Sunday, January 15, 2006


I first want to make it abundantly clear that this site is devoted to people with Type 1 Diabetes. There is a huge difference between Type 1 Diabetes and (the other illness, which should be called and is called in some small Medical circles, Insulin Resistance Disease). As "We" all know, Type 1 Diabetes has a different etiology, different prognosis, different complications although the "other illness" does share in some of the same complications, different methods of treatment. In this too, the only similarity is the taking of insulin. There are many other "Differences", such as motivation and identity with the illness. People with Type 1 Diabetes are usually more motivated and more fine tuned in identifying the illness as an addition to many other things that make up "who they are". This is not political correctness, but common sense. It is unfortunate that the vast amount of people within the Medical Community have not yet made that distinction. Go to any hospital in any city and you will hear people with Diabetes referred to as "The Diabetic". Not only are they in error in doing this(people are more than their illness), but they are usually referring to the other illness (Insulin Resistance Disease aka Type 2 Diabetes). To respect ourselves, NEVER refer to who we are by our Illness(Diabetic), Whenever anyone in the Healthcare community calls us "Diabetic", we should correct them by saying, "I HAVE DIABETES, I AM NOT A DIABETIC", If they do not understand this, it is time to look for a new Healthcare Provider. Remember, that you are your own best Doctor when it comes to taking care of your Diabetes. Who knows your Body/Mind better than you?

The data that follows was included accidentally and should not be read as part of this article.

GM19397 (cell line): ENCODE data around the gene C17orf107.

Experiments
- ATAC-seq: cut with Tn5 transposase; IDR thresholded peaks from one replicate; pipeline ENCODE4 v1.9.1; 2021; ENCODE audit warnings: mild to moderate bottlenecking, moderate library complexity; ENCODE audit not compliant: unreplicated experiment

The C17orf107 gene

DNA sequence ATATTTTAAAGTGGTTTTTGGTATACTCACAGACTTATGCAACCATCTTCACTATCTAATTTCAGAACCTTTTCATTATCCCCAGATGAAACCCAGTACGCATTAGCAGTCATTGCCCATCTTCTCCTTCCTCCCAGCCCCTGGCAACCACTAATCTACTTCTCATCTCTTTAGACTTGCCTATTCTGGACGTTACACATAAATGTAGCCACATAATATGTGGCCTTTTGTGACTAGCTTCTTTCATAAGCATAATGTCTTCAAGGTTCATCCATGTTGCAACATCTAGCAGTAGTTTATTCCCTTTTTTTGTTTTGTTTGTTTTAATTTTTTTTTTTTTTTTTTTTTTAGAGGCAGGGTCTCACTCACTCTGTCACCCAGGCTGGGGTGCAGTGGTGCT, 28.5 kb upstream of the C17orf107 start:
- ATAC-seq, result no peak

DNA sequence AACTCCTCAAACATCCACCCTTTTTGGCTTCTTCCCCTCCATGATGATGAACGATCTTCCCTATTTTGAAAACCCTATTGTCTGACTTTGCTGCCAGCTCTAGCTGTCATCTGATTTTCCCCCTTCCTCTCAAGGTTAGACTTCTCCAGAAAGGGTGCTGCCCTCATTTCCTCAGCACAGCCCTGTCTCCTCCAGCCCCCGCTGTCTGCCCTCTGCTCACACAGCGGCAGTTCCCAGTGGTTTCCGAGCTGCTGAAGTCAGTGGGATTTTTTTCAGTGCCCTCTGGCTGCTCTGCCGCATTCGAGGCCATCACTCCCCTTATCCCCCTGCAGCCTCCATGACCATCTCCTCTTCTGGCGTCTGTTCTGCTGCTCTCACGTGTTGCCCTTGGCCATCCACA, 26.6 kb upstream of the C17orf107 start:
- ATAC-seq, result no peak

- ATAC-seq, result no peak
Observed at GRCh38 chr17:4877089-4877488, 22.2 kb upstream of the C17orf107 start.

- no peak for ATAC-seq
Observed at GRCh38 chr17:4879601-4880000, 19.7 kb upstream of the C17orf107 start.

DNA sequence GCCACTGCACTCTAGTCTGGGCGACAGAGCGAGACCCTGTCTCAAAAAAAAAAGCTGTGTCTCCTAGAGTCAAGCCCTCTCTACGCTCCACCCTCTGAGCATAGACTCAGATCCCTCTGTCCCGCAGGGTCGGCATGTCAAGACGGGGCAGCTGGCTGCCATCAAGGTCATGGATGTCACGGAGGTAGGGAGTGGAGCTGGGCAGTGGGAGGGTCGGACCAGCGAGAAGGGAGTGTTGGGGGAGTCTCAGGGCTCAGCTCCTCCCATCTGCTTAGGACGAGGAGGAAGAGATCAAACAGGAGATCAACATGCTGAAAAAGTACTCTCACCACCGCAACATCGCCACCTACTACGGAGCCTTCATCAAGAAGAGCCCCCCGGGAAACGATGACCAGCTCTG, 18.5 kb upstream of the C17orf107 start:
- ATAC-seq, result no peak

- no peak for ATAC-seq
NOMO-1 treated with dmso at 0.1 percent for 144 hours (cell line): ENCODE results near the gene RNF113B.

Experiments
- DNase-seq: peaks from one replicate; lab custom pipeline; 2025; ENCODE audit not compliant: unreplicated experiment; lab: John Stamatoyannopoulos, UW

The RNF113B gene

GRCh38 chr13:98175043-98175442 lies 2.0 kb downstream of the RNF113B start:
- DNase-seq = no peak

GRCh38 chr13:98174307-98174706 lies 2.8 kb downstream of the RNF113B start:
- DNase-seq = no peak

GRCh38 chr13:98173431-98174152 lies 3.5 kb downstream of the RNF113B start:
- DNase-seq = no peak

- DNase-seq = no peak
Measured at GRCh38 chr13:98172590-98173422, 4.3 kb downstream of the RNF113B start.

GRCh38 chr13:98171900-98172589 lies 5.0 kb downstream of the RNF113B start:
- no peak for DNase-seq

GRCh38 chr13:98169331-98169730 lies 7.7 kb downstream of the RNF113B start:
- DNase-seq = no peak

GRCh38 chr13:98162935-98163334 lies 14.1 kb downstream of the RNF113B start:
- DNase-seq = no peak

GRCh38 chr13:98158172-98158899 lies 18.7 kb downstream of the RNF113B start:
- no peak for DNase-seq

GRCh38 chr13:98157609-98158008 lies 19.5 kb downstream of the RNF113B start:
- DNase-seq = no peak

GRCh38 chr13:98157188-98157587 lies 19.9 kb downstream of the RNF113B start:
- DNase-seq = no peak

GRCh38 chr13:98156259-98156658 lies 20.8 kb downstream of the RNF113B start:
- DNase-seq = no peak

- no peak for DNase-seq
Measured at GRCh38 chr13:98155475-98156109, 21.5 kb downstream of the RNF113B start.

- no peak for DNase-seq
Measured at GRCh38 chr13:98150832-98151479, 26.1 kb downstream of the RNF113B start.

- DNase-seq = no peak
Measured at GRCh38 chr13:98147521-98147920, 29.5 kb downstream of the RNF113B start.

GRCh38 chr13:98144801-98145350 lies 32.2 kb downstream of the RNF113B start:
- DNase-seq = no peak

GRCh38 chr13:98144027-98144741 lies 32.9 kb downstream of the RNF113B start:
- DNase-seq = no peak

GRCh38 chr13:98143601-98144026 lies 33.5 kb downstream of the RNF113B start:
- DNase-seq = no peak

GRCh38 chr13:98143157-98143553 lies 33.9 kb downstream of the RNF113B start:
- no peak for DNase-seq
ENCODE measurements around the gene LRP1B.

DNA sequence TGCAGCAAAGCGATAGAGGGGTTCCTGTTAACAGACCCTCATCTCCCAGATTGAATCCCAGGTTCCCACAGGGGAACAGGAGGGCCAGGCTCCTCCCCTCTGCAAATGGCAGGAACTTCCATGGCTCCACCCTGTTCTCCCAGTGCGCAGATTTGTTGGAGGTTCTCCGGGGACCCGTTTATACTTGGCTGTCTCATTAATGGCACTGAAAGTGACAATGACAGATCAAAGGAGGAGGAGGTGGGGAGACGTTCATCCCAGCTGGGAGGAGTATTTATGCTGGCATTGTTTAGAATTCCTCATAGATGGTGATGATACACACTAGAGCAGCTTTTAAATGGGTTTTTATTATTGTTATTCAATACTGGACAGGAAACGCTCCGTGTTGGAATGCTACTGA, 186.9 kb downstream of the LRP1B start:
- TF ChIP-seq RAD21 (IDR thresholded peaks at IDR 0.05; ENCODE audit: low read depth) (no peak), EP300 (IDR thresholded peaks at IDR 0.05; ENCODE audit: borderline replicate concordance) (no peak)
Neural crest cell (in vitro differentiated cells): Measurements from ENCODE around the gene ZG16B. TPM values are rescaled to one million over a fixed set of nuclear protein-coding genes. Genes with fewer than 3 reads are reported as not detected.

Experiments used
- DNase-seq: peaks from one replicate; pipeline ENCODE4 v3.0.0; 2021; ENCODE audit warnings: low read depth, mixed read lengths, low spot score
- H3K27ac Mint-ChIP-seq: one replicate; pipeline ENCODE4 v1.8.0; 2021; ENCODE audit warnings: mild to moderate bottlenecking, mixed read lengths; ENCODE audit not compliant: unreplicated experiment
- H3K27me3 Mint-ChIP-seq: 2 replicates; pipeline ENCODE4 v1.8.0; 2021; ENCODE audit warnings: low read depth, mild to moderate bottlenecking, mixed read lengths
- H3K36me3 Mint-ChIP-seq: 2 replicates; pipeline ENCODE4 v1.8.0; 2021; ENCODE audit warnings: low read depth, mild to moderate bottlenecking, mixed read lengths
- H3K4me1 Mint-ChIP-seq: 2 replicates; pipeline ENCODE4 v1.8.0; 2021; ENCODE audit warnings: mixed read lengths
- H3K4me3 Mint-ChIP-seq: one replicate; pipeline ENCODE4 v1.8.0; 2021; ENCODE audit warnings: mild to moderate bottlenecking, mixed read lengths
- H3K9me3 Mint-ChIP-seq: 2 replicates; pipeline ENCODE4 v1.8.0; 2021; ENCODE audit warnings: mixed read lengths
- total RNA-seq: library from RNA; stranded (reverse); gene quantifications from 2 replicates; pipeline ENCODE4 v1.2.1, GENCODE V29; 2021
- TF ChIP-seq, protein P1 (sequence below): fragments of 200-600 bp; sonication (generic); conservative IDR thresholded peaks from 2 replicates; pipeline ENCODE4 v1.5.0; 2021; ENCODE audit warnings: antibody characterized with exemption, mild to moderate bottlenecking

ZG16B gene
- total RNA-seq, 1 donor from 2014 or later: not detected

Ellen said...

While I fully respect your opinion, I have a different view of type 2 diabetes.

My now 18 year old son was diagnosed with type 1 diabetes, 17 years ago.

I also have proactive friends with type 2 diabetes and am worried about my own propensity for developing type 2. The prognosis and complications are very similar. The main difference is the minute to minute life choices those with type 1 have to make. There are many with type 2 who are intelligent and accutely aware of the desructive nature of type 2 and work very hard day to day to manage this chronic illness.

There are many people with type 1 who ignore their diabetes and simply take the insulin without knowing bg, without checking bg, without giving thought to consequences. Not all with type 1 are as motivated as you may believe. Not all are supported well by friends and family either and burnout is obviously difficult.

There are persons with type 2 who obsess about their bg, check many times per day, contemplate how each meal will affect bg, what pills/insulin to take yada yada yada. And if you think it's easy estimating how a pill will handle your blood sugar with a meal, you may be quite mistaken. There's no pill:carb ratio (not that insulin:car ratio always works for type 1 either).

I don't think it's fair to minimize type 2. It's an equally destructive disease that follows a similar path as type 1 and eventually leads to beta cell failure - but perhaps gives the person more time to make mistakes. Many don't even know they have type 2 until complications begin to set in.